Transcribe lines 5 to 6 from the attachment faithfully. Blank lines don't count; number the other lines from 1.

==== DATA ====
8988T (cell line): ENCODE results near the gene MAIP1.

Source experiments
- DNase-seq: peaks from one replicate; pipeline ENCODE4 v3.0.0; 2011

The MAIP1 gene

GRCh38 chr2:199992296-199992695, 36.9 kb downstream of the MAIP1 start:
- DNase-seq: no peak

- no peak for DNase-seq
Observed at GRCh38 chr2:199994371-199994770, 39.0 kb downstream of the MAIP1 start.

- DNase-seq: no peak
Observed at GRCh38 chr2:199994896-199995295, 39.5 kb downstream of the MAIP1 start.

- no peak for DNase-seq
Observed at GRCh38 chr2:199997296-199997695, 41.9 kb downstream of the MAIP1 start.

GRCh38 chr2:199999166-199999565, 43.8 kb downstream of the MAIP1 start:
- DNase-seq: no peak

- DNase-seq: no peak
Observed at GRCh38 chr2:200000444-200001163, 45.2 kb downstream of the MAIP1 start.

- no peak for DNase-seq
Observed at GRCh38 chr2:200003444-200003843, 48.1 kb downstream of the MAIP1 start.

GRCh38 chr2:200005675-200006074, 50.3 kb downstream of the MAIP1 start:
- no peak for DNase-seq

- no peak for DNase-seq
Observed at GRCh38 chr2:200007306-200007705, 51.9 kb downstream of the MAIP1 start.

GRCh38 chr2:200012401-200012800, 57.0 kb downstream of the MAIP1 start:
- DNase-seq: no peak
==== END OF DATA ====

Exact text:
GRCh38 chr2:199992296-199992695, 36.9 kb downstream of the MAIP1 start:
- DNase-seq: no peak